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Exceptional leaders possess four important qualities: self-awareness, purposefulness, understanding and authenticity. Great leaders are able to empower themselves and the people they work with through self-reflecting, creating clear intentions, recognizing their teammates unique differences and living as role models for what they expect from others.
1. They Practice Self-awareness Self-awareness is a quality that is present in almost every successful leader. For leaders to be effective, they need to be able to understand their values and understand which areas they need to improve. Leaders who are self-aware recognize their strengths and weaknesses. Acknowledging weaknesses can be uncomfortable for leaders, however, looking inwardly with introspection can lead to personal growth after initial reluctance and resistance. Leaders should be able to self-reflect and trust their own intuition.
2. They Make Clear Goals
Effective leaders are able to make intentional plans, visions and goals to accomplish. Goals can keep a leader focused, accountable, and motivated. Goals can also help a leader keep track of their progress. When leaders have plans and visions with a strong sense of purpose, they can expect their team to be more effective. A clear goal and sense of purpose can provide direction, energy and inspiration and can improve productivity and lead to overall success for leaders. When leaders make time to reflect on their intentions, they can create a clearer vision that can help them explain their goals to others and garner support.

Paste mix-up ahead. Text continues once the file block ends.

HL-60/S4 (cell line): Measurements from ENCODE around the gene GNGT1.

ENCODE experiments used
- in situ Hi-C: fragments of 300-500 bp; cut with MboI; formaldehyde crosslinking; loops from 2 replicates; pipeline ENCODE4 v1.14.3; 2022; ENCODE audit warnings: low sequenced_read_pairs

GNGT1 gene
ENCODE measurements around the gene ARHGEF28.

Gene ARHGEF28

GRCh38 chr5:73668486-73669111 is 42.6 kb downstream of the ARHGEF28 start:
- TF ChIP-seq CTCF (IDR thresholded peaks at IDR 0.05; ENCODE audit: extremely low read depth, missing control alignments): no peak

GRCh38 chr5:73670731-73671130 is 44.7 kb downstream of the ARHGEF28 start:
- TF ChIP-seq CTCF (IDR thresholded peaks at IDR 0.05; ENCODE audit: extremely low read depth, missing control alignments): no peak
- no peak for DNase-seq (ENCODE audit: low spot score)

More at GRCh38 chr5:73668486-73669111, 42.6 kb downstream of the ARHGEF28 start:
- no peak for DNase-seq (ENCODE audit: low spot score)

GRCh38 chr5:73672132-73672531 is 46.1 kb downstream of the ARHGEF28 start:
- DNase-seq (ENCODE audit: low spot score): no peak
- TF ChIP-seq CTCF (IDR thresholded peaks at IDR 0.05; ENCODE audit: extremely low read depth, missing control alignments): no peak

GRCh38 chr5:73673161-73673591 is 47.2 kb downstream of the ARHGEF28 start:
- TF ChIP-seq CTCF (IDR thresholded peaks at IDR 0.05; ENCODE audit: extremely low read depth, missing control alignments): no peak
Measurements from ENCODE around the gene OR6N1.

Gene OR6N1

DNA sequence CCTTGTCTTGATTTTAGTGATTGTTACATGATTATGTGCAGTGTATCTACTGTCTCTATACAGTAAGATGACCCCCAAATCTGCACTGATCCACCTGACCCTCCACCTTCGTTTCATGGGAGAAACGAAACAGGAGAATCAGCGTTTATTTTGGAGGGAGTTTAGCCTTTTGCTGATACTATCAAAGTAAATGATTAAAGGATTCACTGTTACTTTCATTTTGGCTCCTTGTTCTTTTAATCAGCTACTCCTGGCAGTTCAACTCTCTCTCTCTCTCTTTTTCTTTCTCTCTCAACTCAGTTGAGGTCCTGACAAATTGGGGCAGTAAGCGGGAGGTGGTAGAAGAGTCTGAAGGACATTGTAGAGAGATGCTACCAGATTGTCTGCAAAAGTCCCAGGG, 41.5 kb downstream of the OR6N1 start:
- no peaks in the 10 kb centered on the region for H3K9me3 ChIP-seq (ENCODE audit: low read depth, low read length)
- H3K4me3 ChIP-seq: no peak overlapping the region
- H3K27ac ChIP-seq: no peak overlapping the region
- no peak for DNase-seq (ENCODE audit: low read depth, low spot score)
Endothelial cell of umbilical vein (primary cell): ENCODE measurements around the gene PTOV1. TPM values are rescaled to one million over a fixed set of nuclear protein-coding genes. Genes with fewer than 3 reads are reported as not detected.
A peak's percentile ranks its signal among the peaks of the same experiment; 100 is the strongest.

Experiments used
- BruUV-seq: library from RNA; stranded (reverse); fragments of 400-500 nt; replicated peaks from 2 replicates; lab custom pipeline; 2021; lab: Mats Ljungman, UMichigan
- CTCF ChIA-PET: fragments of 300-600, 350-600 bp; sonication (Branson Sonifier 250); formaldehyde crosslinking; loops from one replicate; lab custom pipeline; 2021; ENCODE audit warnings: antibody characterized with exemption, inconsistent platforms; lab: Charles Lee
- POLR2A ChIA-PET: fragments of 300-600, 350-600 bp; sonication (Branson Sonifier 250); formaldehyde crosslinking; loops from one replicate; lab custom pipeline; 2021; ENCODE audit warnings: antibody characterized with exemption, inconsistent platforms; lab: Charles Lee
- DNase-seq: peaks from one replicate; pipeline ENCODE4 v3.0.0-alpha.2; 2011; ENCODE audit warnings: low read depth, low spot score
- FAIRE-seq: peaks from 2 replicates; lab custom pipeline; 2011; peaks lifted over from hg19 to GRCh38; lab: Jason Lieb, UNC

3. They Understand Differences Among Team Members
Great leaders recognize the skills and talents of their team members. They understand that their team members have unique abilities and leaders are able to help them utilize their strengths. They also recognize that their team members will come from different backgrounds, levels of experience, and ages. Baby boomers tend to be more reserved, whereas millennials tend to be more interested in collaboration and are good with technology. Great leaders can use the different qualities, skills, and ages of their team members to foster well-being.
4. They Lead by Example
Good leaders practice what they preach and they lead by example. They are authentic in their actions and are role models to their team members. When leaders have an ethical compass that helps motivate them, they can use their skills more nobly. Effective leaders intentionally become positive examples for others. They act out what they believe and do not just speak without substance. They do not lose credibility from their actions because they have integrity. Effective leaders focus more on where their heart leads them. They take into consideration the needs of others.
Great leaders are able to focus inwards. Leaders must also pay attention to their own actions and behaviours to have a greater understanding of the reasons why they behave and react in certain ways. When leaders can take a good look at themselves and their weaknesses, they can develop and grow. The most effective leaders are observant of themselves and of others, are able to make clear goals and plans and are able to lead by example.
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Some employees just aren’t into their jobs.
In fact, that may be true for most of them. The Gallup organization, which regularly measures employee engagement across the country, reports that just 32 percent of employees say they are enthusiastic about and committed to their work and workplace.
It doesn’t have to be that way, though, says Kerry Alison Wekelo, author of Culture Infusion: 9 Principles to Create and Maintain a Thriving Organizational Culture (www.kerryalison.com). With the right approach, she says, business leaders can improve their corporate culture and motivate employees to perform at their highest capacity.
“Successful leaders are the ones who intentionally use their behavior as a positive example,” Wekelo says. “If you expect employees to work overtime for important deadlines, for example, they are much more inclined to do their best if you also stay and work the overtime.”
To really get those employees engaged, a leader also must commit to supporting the growth of people and not just systems, products or processes, says Wekelo, who is managing director of human resources and operations for Actualize Consulting.
Here are four ways she says leaders can do that:
10/27/2017 0 Comments